Težave z Berniejem (1)

David Dayen v New Republic obrne puščico proti prominentnim liberalnim ekonomistom iz vrst predsednikov Sveta ekonomskih svetovalcev demokratskim predsednikom, ki so napadli Friedmanovo študijo glede učinkov programa Bernieja Sandersa. Dayen pokaže na njihove lastne napačne napovedi v preteklosti. In pravi, da njihovo argumentiranje iz piedestala avtoritete ni na mestu ter da naj tisti, ki nima nobenega greha, prvi vrže kamen.

Far too much of the Democratic primary has been consumed with determining the boundaries of what is and is not serious. Four former chairs of the Council of Economic Advisers under Presidents Clinton and Obama provided the latest example this week, writing an open letter to castigate a fellow economist, Gerald Friedman of the University of Massachusetts-Amherst.

Friedman conducted a study of how the economy would react over the next ten years if Bernie Sanders’s entire program—free college, universal health care, new infrastructure spending, an expanded Social Security, the works—were adopted. And it included some very optimistic numbers: the creation of 26 million jobs over the next ten years, annual economic growth of 5.3 percent, and a return of the labor force participation rate back to 1999 levels. The Sanders campaign didn’t appear to solicit the Friedman study, but it has been citing it to the media.

The Democratic CEA chairs—Laura D’Andrea Tyson, Christina Romer, Austan Goolsbee, and Alan Krueger—believe these numbers undermine their efforts “to make the Democratic Party the party of evidence-based economic policy.” They add: “These claims undermine the credibility of the progressive economic agenda and make it that much more difficult to challenge the unrealistic claims made by Republican candidates.”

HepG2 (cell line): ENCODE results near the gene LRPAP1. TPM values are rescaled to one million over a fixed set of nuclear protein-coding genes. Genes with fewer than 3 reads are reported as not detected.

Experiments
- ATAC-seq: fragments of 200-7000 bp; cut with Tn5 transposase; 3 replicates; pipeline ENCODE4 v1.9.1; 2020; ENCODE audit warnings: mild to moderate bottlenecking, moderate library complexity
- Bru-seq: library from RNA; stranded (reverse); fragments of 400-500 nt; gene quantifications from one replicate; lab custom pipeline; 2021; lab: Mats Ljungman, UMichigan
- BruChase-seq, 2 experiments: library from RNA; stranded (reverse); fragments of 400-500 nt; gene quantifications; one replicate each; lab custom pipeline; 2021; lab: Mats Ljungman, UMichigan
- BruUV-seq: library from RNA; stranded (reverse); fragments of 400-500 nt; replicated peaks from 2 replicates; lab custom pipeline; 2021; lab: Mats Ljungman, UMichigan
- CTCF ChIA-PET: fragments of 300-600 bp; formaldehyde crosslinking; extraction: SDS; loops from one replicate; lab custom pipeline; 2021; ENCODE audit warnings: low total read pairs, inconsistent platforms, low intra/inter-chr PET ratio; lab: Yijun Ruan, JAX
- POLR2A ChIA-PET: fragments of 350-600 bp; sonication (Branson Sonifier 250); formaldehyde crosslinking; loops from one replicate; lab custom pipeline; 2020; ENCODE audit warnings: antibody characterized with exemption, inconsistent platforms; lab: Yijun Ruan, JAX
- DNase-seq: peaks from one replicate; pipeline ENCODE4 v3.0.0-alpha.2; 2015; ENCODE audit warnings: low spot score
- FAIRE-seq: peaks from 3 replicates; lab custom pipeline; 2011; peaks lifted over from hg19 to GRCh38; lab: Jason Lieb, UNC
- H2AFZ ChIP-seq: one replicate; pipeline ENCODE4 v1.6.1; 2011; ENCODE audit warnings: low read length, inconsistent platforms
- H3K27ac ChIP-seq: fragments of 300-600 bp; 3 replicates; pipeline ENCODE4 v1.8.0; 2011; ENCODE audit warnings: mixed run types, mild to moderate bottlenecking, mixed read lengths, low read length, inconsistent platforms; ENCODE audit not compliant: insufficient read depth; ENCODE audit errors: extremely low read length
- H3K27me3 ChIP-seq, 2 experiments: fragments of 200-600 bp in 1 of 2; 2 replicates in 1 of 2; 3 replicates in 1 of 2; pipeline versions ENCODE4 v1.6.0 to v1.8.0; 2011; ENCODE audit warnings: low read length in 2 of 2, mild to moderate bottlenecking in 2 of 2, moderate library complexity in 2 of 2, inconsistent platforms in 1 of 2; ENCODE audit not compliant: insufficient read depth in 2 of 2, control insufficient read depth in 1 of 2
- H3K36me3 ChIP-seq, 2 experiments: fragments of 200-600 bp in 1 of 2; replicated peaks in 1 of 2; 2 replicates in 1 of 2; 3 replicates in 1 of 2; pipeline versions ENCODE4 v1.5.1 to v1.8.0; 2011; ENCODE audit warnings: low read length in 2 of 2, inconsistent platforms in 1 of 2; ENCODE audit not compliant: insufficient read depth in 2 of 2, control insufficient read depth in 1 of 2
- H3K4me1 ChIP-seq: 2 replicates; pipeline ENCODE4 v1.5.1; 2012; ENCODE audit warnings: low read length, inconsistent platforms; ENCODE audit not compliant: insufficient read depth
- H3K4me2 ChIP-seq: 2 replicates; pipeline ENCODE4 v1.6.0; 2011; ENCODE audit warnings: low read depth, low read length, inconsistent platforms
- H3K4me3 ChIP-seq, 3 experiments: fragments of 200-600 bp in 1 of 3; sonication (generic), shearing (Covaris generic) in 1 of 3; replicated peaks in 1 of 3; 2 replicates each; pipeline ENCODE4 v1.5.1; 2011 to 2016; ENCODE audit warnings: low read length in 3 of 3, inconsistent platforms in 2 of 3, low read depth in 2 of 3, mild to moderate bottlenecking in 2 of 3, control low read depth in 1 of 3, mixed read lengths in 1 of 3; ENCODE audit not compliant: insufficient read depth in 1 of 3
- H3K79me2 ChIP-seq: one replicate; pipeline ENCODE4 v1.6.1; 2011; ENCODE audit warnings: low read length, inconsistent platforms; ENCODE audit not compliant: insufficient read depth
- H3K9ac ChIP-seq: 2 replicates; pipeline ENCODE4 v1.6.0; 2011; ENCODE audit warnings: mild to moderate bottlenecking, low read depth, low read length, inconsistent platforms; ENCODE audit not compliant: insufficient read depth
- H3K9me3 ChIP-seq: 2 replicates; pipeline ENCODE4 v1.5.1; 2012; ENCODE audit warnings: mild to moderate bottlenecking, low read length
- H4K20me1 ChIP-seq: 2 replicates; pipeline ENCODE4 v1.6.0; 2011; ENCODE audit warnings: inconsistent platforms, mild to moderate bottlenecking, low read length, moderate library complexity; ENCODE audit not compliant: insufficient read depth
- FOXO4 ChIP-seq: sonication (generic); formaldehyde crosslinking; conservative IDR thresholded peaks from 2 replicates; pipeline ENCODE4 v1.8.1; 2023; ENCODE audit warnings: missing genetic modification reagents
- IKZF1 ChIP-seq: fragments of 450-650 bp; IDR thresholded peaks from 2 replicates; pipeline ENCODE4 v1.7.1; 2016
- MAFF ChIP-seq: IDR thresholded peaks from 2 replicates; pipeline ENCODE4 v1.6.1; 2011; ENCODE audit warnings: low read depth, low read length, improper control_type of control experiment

The truth is that most economic forecasts that look several years into the future are flawed, almost by definition. This is a sprawling country with countless different economic inputs and knock-on effects that are incredibly difficult to accurately predict with a model.  Unexpected exogenous events and misinterpreted implications can make forecasts vary sharply with reality, no matter how carefully they’re constructed. There’s no right or wrong way to divine results from policies, and saying so actually makes you look far less evidence-based than you think. The best example of this comes from the reports of these four CEA chairs themselves.

The point is this: Economic forecasts are a tricky business. They are not a dividing line between “savvy” and “unsavvy” economists, because the allegedly savvy ones get things wrong just as spectacularly and just as often as the allegedly unsavvy ones. 

What’s more troubling is how Democratic mainstream economists use these tactics to boot anyone not preaching from the incrementalist gospel out of the serious club. There are problems with Friedman’s projections; it’s unlikely that we will regain the same labor force participation as the late 1990s when the population now is so much older, for example. But the ferocity of the response—from people who have spent their careers making flawed economic forecasts—suggests that the real issue here is that the establishment is uncomfortable with the more far-reaching aspects of the Sanders economic agenda.

Instead of going point by point on those agenda items, the CEA chairs decided to argue from authority, dismissing Friedman’s numbers as prima facie absurd. This “do you know who I am?” style of argument, first off, is just a bad look if the goal is to persuade. But it also ignores how there is no real authority when it comes to making decade-long economic forecasts. Some humility on that front would be in order.

Vir: David Dayen, New Republic

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